Although Tye focuses on Pullman porters and the formation of the black middle class, his analysis of class perceptions and race relations reverberates to the current day. Following Reconstruction, industrialist George Pullman took advantage of the limited opportunities available for freedmen, hiring and exploiting blacks--the darker the better--to serve as porters on his railroad. The porters suffered low wages, long hours, and weeks if not months away from home. In addition, they were expected to adopt a servile demeanor to provide comfort to the mostly white patrons of the Pullman sleeping cars. But the upside was employment, travel, and middle-class values and opportunities. Moreover, the fight for union recognition through A. Phillip Randolph's leadership was the basis for progress for blacks during the pre-civil rights era. The porters' labor dispute and efforts to include blacks in more favorable positions in the war industry led to the first march on Washington. Tye also explores the tension between the perception of Pullman porters as docile servants and their challenge to the status quo. Vernon Ford
Copyright © American Library Association. All rights reserved --This text refers to an out of print or unavailable edition of this title.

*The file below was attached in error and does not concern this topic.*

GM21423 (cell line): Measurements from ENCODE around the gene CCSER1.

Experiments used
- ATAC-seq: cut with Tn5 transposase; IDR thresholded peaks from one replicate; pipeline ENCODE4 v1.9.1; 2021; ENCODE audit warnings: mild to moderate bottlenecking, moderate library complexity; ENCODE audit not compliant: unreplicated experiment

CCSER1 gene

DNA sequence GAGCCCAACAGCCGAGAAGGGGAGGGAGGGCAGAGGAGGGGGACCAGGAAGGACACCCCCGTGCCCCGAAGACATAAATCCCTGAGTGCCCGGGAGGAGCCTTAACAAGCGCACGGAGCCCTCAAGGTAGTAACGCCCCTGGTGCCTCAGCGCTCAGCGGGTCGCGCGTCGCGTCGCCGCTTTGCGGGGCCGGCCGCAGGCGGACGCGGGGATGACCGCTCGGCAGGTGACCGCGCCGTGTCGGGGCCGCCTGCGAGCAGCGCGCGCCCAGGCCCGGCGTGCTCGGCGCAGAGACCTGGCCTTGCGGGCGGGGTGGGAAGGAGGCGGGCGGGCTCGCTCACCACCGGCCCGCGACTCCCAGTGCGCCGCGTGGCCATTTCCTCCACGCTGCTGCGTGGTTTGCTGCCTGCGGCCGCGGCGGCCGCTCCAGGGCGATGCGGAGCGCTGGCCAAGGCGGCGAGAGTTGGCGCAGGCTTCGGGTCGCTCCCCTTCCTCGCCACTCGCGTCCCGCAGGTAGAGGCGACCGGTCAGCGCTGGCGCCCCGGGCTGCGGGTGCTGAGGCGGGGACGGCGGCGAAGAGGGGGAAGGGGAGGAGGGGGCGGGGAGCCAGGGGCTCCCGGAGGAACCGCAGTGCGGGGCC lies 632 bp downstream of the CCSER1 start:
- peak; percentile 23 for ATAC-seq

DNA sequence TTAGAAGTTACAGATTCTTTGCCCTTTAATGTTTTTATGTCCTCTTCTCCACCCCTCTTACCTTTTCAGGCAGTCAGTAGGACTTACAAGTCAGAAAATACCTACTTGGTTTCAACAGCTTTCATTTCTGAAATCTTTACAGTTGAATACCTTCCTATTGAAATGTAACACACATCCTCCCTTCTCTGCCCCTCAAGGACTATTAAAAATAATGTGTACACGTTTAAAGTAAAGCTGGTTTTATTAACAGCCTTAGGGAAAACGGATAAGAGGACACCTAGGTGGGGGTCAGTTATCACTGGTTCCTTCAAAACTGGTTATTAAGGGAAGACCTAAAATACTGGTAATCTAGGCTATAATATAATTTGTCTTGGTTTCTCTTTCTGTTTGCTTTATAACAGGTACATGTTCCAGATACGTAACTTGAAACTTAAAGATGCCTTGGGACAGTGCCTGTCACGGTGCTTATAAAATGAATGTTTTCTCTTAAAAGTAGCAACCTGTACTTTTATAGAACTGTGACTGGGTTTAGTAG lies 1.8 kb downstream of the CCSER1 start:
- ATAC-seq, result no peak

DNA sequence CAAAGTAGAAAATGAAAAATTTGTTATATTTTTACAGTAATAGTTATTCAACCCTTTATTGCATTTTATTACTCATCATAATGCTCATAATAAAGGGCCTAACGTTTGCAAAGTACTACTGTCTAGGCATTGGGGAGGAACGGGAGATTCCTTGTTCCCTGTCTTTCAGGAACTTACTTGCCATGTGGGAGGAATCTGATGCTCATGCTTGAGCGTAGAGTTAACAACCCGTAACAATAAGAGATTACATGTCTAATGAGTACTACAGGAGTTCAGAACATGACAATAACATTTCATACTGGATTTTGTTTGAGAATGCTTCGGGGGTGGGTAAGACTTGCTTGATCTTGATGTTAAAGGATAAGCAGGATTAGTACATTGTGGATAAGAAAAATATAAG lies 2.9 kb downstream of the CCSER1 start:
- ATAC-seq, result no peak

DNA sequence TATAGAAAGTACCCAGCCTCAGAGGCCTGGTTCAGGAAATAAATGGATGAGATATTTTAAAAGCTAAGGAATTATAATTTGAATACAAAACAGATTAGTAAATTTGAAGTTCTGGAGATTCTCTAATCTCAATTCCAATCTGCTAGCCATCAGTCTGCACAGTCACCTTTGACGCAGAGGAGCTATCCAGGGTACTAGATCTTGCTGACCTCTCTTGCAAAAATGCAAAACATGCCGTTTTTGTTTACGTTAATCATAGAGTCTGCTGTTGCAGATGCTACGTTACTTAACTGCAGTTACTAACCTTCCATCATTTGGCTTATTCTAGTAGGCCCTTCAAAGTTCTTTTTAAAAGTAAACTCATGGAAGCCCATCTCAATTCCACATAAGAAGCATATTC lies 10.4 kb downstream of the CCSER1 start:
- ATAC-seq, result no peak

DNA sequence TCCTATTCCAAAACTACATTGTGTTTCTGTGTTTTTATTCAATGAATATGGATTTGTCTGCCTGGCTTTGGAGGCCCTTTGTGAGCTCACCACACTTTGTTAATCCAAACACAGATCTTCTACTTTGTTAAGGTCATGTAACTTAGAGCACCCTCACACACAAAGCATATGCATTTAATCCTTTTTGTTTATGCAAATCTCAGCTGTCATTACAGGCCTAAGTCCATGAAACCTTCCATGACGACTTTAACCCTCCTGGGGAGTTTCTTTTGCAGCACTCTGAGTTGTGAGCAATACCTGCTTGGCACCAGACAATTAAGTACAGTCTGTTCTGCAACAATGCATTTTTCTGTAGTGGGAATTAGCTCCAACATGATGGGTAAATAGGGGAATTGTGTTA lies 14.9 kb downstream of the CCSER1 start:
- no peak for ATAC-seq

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For older African American readers the book is a trip down memory lane, allowing them to recall stories of fathers, realitives and family friends who were Pullman porters. For younger African Americans its a great lesson in history - and in a sense far more relevant than stories of how slaves got by. For White Americans its a look at how their grandparents and great grandparents looked at African Americans.
Included in the story of the Pullman porters is the story of A. Phillip Randolph and his sometimes lost story and his contributions to the Civil Rights Movement.
One of the important things that I came away from this book with was the legacy that that these men - and few women- passed on to their children and the number of significant African Americans who hold significant places in American life because of the hard work and savings of a Pullman Porter who took degredation so that their children could go to college.